Sleeping bag exports hit a snag | The Daily Star
12:00 AM, February 05, 2012 / LAST MODIFIED: 12:00 AM, February 05, 2012

Sleeping bag exports hit a snag

The growth of the nascent sleeping bags sub-sector is set to face difficulties as the item was taken off the list of duty-free exports to the US in December last year, said industry insiders.
Bangladesh is now paying an average 12 percent duty to export sleeping bags to the US where the country enjoyed a duty-free benefit previously, they added.
The sleeping bag manufacturing industry in Bangladesh is still new. Only three companies make the item and employ more than 12,000 workers, mainly inside the export processing zones in Chittagong.
The sleeping bag makers have shifted to Bangladesh from China, mainly for higher costs of production and a shortage of workers in 2008 and 2009 in the world's second largest economy.
Investors from the US, Korea and China have shifted their production units to Bangladesh to produce the item at competitive prices.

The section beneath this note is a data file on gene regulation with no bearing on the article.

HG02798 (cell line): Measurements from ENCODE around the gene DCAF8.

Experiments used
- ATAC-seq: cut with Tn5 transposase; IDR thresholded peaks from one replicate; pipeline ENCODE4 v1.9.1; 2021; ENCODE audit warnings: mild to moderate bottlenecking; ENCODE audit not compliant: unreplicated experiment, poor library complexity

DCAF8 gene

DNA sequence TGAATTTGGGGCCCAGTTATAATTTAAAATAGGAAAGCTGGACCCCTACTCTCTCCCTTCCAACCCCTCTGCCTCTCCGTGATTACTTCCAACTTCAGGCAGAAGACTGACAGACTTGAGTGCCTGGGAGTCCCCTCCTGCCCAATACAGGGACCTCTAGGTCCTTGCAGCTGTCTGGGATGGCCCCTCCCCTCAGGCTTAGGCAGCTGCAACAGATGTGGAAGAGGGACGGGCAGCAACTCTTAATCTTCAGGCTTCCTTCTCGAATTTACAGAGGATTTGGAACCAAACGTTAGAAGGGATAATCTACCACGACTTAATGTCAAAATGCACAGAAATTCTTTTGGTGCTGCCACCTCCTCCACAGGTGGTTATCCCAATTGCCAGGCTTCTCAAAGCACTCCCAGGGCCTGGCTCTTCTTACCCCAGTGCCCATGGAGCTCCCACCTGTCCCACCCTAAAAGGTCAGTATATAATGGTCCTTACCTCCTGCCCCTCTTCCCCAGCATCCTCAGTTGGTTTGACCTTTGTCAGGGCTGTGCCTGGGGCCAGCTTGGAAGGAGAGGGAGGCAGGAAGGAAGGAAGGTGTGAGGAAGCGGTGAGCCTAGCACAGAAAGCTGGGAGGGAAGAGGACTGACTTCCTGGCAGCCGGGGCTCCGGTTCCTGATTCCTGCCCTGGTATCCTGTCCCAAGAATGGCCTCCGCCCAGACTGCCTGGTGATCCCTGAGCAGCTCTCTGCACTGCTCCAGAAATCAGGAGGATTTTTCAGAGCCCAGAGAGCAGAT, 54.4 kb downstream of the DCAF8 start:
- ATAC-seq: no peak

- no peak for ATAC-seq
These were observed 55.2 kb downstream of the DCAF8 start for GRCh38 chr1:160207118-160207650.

Shahnewaz Karim, manager (shipping) of Chittagong-based Northpole BD Ltd, said the latest US decision would hamper normal growth of the sector.
“We used to receive a lot of orders from the US previously, but not now. This year we received fewer orders from the country than last year,” he said, adding that they are now exporting the item to Canada at zero duty.
Bangladesh has already informed these concerns to the US authorities through the Bangladesh embassy in Washington, Commerce Secretary Ghulam Hussain said.
“But I am not hopeful of regaining the duty facility for sleeping bags export as any renewal depends on reviews by the US government. Nothing can be said until the next review," he said.
Sleeping bags made in Bangladesh were removed from the generalised system of preferences on December 29 in response to a petition by US-based Exxel Outdoors, a sleeping bag-maker.
The US government included sleeping bags under the tariff benefit in September last year, only to be excluded from the list in late December.
The issue first came to the spotlight when Senator Jeff Sessions of Alabama lodged an objection in December 2010, demanding a ban on the duty-free import of sleeping bags.
Sessions argued that sleeping bags should be a subject to tariff, like other textiles, because the item competes with American manufacturers. The US trade programme allows about 4,800 products from 131 countries to be imported duty-free.

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